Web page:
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find . -type f -newermt '1/30/2017 0:00:00'

This will find all files modified after a specific date.

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  • 14
    This has worked for me, except I decided to go for a less ambiguous date format, e.g. find . -type f -newermt '2020-04-01 00:00:00'
    – mehov
    Mar 4, 2021 at 7:23
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ls -ltr | grep "`date | awk '{print $2" "$3}'`"
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    Hi Trant! While your solution is creative in attempting to respect the question's request to use ls, parsing the output of ls is seldom safe (e.g., what happens with file names including newlines here?), and we like it for answers to not be just one-liners, but rather to explain how they work in as much detail as is relevant.
    – dhag
    Apr 10, 2015 at 15:58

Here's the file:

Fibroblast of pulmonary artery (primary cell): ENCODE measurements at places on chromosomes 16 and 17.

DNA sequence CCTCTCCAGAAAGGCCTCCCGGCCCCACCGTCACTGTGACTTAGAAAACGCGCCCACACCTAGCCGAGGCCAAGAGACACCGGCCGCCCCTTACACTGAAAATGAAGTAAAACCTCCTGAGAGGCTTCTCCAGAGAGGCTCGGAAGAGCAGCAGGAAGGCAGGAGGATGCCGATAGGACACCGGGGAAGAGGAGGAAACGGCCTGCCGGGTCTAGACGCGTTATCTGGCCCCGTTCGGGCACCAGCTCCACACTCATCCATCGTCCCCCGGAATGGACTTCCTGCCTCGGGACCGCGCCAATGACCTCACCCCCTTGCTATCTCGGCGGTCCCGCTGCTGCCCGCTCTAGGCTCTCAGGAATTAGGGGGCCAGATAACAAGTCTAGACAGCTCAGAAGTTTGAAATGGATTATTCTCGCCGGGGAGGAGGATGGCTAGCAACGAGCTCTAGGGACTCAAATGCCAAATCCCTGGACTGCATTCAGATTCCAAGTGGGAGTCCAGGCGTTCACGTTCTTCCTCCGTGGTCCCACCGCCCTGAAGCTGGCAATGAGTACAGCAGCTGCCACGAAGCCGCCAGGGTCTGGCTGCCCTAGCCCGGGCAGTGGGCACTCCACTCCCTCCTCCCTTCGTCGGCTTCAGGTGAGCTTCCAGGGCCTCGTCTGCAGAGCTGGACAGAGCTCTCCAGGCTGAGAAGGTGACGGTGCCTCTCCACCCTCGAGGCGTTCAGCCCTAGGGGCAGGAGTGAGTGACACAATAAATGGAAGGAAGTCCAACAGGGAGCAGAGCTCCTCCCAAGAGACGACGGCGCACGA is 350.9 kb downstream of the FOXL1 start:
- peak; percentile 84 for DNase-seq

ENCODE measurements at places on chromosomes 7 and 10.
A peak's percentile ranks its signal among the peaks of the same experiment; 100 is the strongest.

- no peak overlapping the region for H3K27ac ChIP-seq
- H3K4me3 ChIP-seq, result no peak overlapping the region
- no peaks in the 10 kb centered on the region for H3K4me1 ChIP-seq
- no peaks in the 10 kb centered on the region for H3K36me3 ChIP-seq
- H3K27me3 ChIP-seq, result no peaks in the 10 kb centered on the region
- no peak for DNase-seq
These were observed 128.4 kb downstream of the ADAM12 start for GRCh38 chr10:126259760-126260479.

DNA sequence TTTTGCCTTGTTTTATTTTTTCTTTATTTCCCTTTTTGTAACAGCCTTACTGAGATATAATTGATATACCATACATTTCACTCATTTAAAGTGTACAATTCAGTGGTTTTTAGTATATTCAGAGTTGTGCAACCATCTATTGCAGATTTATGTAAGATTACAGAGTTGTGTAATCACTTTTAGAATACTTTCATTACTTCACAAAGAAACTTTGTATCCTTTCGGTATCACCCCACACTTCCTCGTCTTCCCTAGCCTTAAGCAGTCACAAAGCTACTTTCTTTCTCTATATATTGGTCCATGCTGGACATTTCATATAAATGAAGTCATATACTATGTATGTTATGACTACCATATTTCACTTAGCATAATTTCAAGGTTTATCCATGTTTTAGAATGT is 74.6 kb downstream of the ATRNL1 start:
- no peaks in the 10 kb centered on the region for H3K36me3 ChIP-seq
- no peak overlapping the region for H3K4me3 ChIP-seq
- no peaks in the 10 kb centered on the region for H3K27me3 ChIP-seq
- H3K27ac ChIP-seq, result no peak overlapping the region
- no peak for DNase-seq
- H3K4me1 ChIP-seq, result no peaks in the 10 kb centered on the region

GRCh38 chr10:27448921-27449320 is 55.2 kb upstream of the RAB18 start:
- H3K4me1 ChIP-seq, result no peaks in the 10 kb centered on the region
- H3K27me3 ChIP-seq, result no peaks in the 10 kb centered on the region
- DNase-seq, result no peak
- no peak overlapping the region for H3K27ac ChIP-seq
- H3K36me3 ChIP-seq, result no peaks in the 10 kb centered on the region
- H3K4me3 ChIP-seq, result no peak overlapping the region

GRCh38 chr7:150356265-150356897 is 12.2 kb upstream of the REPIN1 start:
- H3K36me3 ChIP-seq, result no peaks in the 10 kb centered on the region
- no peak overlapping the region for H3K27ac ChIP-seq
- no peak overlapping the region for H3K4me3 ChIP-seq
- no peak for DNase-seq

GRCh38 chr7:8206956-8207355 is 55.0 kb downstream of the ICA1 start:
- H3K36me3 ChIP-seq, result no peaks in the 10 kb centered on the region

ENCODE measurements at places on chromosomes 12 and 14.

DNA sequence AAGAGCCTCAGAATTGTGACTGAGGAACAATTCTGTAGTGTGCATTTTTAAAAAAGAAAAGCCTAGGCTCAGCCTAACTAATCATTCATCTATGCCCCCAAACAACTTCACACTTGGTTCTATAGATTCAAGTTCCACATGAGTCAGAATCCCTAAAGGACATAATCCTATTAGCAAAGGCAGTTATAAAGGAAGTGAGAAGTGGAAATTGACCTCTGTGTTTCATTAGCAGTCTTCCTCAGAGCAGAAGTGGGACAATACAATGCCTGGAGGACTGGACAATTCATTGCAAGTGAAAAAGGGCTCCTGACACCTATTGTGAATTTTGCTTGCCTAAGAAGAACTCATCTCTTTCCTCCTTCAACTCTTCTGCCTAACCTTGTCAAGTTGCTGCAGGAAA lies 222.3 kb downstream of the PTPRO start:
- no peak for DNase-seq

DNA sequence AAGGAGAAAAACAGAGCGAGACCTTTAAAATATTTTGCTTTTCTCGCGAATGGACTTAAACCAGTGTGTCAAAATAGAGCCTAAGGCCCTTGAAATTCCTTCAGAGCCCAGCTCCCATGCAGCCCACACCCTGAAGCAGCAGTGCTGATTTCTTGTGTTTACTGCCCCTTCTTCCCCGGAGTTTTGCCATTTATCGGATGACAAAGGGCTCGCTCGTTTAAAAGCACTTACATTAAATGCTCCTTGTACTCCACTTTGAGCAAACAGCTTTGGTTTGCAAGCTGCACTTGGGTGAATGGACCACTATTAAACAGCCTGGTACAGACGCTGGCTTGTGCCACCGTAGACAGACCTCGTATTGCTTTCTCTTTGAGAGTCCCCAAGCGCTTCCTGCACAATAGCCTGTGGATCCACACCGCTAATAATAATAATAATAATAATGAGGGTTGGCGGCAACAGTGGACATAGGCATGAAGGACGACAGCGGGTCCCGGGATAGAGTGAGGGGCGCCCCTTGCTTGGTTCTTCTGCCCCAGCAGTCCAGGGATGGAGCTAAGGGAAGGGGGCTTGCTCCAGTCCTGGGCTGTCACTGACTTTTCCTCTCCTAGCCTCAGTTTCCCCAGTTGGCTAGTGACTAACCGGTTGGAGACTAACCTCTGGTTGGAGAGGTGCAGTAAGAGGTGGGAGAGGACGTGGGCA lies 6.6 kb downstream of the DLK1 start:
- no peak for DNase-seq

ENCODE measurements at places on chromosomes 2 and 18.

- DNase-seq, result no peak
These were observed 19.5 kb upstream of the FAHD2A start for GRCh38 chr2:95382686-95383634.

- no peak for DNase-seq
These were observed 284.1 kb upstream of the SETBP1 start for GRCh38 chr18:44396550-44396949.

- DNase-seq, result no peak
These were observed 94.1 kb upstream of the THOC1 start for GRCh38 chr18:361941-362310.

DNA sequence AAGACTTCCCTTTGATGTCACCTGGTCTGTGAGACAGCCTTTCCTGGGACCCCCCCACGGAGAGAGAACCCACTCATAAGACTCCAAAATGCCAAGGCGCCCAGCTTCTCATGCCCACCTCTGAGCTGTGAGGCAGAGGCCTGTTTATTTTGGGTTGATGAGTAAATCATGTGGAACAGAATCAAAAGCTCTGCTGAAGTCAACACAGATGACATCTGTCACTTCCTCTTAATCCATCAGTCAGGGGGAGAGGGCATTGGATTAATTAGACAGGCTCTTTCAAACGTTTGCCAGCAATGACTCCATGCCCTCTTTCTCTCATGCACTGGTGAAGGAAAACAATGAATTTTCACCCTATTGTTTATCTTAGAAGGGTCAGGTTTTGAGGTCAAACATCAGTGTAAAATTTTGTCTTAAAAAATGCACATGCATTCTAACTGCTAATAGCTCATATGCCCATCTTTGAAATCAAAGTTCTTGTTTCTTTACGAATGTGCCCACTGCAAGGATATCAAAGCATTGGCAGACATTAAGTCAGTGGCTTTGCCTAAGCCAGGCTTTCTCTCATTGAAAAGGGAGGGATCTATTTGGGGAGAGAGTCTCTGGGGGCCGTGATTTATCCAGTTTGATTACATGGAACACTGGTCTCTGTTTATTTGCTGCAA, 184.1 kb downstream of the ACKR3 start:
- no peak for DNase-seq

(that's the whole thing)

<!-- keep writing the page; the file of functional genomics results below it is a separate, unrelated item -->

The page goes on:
• 3
    Issues: (1) On my system, date says Jun 03, but ls says Jun  3, so this doesn’t work.  (2) A week ago, the date was May 27.  ls -l | grep "May 27" would find files modified that day, but also files modified May 27 of any other year — and files with “May 27” in their name.  (And if you think that’s a totally bogus concern, look up “Dec 10”.)  (3) And, if you managed to get date to say Jun 2, grepping for that would find Jun 20 through Jun 29, but not Jun  2 (with two spaces).  … (Cont’d) Jun 4, 2015 at 1:33
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    (Cont’d) …  (4) The OP was using ls -ltr to get the most recently modified files at the end of the listing.  If you’re grepping for a date, there’s no need to do that (except to get the May 27, 2015 files at the end of the listing, after the May 27, 2014, May 27, 2013, etc., files).  (5) In awk, print $2, $3 is equivalent to print $2" "$3, and is much easier to read — especially when there are three other levels of quotes. Jun 4, 2015 at 1:37